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Gasoline Air Mixture Question

  1. Jul 7, 2007 #1
    Hello, I have a question about the following statement:

    "It is well known that warm air in a cooler environment rises. Now consider a warm mixture of air and gasoline on top of an open gasoline can. Do you think this gas mixture will rise in a cooler environment?"

    I would say Yes, the mixture would rise due to natural convection. The warmer, lighter mixture near the top of the can would rise and the cooler, heavier air would fill its place. Is this a correct conclusion?

    Thank you.
  2. jcsd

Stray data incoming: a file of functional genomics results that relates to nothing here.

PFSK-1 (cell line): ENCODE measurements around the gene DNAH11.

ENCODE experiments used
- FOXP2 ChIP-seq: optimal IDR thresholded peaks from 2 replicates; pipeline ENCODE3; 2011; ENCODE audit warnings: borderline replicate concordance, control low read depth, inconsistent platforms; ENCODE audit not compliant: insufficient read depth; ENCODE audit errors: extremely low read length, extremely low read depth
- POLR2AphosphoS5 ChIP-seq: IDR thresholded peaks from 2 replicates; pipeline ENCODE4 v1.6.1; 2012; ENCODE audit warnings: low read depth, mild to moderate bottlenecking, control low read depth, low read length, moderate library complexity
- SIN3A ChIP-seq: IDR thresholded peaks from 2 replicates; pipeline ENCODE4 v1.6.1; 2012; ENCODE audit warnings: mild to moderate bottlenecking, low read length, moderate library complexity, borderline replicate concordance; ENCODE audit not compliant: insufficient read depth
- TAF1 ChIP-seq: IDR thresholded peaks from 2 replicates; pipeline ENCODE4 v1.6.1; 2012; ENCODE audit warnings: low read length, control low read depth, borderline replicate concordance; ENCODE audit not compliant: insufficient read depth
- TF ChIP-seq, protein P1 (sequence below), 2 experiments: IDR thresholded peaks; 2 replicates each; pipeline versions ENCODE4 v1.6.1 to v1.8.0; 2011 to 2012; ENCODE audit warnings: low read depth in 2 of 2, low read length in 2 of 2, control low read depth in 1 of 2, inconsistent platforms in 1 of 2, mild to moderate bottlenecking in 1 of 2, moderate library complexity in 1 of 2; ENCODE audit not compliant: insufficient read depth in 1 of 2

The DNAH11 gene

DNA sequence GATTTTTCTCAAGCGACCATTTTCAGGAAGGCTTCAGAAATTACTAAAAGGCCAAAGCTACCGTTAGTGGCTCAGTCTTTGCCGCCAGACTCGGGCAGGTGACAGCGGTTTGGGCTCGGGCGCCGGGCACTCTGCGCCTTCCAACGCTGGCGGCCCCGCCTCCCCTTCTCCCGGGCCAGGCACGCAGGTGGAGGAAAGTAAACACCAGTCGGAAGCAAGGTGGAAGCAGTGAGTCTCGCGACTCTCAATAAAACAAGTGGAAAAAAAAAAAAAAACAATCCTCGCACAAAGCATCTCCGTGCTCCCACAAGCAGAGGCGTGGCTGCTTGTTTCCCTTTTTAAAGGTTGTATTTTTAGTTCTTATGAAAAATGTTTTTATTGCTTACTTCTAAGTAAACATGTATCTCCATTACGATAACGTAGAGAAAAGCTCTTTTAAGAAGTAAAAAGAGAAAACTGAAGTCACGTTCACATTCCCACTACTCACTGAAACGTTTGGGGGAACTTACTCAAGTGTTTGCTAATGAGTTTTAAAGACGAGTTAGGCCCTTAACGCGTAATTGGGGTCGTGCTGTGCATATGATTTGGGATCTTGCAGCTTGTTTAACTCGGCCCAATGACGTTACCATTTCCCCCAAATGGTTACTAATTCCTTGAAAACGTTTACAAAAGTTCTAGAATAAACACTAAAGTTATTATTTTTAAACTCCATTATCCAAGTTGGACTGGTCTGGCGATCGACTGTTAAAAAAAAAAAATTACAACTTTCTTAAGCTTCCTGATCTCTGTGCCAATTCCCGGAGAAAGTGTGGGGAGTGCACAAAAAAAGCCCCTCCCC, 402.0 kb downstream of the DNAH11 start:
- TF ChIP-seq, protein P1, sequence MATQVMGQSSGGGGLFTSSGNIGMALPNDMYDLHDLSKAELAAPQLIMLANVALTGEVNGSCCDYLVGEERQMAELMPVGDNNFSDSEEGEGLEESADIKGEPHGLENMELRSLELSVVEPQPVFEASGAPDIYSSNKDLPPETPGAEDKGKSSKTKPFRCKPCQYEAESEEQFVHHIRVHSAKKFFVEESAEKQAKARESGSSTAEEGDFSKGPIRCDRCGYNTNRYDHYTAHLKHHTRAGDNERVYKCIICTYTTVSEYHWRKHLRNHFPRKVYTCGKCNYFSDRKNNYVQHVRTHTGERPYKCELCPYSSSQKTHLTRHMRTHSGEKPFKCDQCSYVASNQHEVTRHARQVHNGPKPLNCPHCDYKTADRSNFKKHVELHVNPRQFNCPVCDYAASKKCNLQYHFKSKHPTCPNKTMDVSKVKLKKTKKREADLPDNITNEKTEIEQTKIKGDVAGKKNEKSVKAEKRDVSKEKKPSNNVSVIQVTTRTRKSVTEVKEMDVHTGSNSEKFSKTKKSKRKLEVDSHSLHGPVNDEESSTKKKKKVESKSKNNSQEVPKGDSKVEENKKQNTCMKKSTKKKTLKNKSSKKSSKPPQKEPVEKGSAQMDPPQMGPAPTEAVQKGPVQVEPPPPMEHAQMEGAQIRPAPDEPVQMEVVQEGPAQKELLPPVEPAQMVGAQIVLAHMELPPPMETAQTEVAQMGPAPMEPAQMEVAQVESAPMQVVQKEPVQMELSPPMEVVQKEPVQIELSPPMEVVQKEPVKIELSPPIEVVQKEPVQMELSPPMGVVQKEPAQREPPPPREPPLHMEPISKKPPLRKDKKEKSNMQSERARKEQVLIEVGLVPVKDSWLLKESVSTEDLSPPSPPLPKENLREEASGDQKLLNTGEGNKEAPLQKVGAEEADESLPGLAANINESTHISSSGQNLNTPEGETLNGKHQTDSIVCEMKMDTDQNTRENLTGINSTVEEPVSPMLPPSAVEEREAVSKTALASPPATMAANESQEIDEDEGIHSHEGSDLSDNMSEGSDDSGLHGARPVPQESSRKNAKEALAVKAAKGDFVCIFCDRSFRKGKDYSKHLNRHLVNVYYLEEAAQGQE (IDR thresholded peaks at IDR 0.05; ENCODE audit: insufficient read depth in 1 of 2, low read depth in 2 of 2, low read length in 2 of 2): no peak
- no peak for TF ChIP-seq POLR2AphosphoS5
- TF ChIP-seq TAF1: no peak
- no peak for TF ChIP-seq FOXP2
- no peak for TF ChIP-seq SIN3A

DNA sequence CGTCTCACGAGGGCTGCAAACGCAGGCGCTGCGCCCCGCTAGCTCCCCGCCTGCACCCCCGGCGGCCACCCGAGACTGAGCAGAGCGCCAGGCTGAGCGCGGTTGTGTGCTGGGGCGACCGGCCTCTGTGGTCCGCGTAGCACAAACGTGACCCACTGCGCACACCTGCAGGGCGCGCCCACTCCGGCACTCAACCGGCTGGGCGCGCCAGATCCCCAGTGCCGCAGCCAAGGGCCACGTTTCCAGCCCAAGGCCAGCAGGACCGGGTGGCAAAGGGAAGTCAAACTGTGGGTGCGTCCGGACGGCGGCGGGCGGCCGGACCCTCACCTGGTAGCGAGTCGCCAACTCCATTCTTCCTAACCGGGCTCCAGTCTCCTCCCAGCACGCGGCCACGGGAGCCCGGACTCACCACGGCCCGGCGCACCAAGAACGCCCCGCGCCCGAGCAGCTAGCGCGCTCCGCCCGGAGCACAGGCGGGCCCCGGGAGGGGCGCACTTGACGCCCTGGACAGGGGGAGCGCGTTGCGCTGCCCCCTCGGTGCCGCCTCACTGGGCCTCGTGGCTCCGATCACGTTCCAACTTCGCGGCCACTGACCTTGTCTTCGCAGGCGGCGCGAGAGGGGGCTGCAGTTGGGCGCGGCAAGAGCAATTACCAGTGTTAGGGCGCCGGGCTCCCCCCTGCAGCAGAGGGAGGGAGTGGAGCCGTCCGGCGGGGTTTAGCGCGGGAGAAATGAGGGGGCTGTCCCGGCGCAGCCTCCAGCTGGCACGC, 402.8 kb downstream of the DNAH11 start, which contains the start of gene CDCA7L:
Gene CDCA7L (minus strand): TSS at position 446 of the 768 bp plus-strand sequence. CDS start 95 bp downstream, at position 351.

3. Jul 7, 2007 #2


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    The reason warm air rises in a cooler environment is because warm air is less dense than cool air.

    However, the density of gasoline vapor is heavier than that of air. This means that even a warm gasoline-air mixture may be denser than an environment of cooler, pure air, and will not necessary rise.

    - Warren
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